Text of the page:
So you might ask: why use ‘graded’ video when you could draw on the vast amounts of authentic video content which is freely available for use via the internet? Authentic is always better, right? Well, I’m not sure that it is and here are some reasons why.

Logically organized and ease of access

I just mentioned the ‘vast amounts’ of video available on sites like YouTube, and that in itself is part of the problem. Where do you start looking if you need a video for a lesson on the vocabulary of retail or a good model version for the presentation skills lesson? You can spend several hours searching in order to find something appropriate.

A set of graded video clips which are logically organized by content and language need solves this problem. It saves time for the teacher, and this ease of access means a learner can watch the video in their own time as well as in class.

Removing barriers to comprehension

As with graded readers, graded video removes the barriers to real comprehension. By ‘real comprehension’ I mean comprehension where the student understands 90-100% of the video content, not just parts of it. By ‘barriers’ I mean the content, the language, but also the cultural barriers to understanding. Many YouTube videos have strong cultural bias which can be exploited in some cases but can also frustrate the learner and so demotivate them.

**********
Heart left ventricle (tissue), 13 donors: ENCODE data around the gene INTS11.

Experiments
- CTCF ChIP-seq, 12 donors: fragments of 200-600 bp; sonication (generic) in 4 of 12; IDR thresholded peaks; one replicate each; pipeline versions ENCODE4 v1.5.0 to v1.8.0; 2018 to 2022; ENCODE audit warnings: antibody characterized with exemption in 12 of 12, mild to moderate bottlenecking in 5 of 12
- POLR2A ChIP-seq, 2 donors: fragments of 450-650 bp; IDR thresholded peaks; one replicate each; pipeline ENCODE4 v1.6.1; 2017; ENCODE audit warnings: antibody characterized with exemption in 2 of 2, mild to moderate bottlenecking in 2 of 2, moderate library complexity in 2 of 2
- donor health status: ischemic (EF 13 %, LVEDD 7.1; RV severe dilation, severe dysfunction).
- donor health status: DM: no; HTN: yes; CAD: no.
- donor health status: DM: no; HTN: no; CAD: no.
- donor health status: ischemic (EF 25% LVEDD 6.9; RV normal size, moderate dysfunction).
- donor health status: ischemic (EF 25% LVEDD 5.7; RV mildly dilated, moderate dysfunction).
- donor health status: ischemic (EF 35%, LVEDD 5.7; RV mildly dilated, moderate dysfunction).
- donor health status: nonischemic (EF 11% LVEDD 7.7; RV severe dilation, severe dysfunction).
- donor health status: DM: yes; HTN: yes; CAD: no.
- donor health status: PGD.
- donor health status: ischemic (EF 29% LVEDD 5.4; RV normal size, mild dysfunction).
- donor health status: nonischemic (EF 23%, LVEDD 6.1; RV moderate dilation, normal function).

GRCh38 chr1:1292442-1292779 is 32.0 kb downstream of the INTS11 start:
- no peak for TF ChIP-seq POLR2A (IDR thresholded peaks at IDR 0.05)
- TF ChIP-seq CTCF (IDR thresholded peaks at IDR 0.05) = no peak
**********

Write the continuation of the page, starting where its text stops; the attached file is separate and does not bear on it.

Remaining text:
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Teaching and learning with video – Part 3: Interviews, vox pops and beyond…

Video camera and microphoneBruce Wade is the Editor of International Express. Building on his previous posts, Video in the Classroom and The Use of reportage and mini-documentary, he considers how video interviews can be used for contextual language learning.

We are naturally interested and curious about what other people do, what they are like, and what they look like. Using video gives students a chance to meet people they wouldn’t otherwise meet, and learn about their life and what they do. A wine producer in England, a nurse in Uganda, an expat entrepreneur in Prague, a travel writer who has travelled all over Africa, all have interesting stories to tell. How has climate change affected wine production in England? What can a foreign nurse do to help eradicate malaria in Africa? How does an American set up a business in the Czech Republic? What does a travel writer take with him on a research trip? These are all fascinating questions that are best answered by those people talking directly about their work, allowing the viewer to see the context in which they are working and talking.

Vox pops allow you to put a diverse group of people together on video so that the viewer can compare and discuss what different people in different professions and countries think about various issues related to their jobs. Simple questions such as, “How important is appearance at work?”, “What do you do every day at work?”, “How do you greet someone for the first time?” tell us a great deal about the culture, the social conventions, and the lifestyles of people from diverse origins.

International Express Video: Pre-Intermediate level, Unit 8: Work Culture

And finally …